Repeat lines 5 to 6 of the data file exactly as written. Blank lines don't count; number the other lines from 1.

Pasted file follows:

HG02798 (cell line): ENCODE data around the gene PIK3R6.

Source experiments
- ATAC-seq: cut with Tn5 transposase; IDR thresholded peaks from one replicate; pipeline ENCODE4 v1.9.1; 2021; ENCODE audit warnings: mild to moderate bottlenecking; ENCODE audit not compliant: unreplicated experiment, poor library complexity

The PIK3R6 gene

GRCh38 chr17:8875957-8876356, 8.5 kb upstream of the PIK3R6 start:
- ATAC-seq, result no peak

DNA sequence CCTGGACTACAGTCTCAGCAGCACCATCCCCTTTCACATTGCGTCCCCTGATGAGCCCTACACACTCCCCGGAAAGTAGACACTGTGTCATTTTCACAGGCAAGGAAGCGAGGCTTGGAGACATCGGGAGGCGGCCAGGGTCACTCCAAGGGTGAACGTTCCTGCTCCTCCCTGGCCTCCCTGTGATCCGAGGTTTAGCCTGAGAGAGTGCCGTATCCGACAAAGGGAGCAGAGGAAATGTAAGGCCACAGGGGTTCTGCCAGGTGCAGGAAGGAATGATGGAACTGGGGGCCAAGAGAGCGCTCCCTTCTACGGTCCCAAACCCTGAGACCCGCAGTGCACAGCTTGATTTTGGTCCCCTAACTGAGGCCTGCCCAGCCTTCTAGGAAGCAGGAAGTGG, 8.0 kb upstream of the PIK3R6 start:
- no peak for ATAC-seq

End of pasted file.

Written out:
GRCh38 chr17:8875957-8876356, 8.5 kb upstream of the PIK3R6 start:
- ATAC-seq, result no peak